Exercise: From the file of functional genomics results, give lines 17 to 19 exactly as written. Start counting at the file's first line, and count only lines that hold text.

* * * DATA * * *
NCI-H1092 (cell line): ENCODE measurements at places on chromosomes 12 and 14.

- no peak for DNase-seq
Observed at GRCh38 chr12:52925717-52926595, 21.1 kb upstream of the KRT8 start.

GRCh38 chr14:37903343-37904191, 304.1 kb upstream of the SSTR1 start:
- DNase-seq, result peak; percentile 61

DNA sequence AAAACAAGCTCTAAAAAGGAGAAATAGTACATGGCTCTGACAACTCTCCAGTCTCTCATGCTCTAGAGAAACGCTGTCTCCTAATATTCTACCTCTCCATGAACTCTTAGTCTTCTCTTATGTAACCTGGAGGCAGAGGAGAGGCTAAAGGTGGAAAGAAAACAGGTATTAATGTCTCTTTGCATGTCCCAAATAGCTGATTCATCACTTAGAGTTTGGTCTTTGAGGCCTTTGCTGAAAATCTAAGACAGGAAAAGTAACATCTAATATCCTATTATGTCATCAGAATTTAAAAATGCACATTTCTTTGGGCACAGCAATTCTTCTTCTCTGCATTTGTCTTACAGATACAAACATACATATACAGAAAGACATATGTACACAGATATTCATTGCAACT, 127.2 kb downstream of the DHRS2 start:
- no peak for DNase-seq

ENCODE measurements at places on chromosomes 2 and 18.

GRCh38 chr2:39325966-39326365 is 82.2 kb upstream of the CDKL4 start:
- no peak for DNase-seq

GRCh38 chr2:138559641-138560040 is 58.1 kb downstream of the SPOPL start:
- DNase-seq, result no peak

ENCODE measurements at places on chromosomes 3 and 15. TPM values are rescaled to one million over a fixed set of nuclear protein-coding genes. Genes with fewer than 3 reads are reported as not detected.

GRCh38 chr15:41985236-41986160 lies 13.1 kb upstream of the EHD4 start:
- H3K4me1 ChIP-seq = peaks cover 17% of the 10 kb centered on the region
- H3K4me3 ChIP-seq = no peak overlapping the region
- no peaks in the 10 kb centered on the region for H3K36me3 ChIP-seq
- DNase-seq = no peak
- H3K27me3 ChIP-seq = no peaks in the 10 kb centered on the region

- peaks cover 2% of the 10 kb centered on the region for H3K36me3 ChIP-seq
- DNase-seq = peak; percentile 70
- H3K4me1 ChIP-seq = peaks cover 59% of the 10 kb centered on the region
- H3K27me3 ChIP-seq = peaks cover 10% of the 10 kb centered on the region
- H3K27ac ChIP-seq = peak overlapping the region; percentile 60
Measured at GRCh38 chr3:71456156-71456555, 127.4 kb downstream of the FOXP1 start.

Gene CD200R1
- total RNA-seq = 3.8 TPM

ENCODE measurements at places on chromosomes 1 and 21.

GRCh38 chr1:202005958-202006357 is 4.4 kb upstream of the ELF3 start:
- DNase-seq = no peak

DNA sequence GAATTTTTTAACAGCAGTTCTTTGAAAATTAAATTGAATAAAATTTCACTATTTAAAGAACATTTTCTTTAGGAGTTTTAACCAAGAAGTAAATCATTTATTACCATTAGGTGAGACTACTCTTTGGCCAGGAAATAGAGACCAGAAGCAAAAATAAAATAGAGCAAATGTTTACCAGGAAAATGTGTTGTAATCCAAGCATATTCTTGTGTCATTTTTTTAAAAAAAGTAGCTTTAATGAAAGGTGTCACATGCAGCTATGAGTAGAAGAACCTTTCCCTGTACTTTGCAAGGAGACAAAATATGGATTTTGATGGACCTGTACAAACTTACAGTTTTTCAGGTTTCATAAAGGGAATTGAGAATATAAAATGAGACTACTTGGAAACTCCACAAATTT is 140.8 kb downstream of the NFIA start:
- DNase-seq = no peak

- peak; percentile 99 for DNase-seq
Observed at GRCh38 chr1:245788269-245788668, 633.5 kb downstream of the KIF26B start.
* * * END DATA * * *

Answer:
- no peaks in the 10 kb centered on the region for H3K36me3 ChIP-seq
- DNase-seq = no peak
- H3K27me3 ChIP-seq = no peaks in the 10 kb centered on the region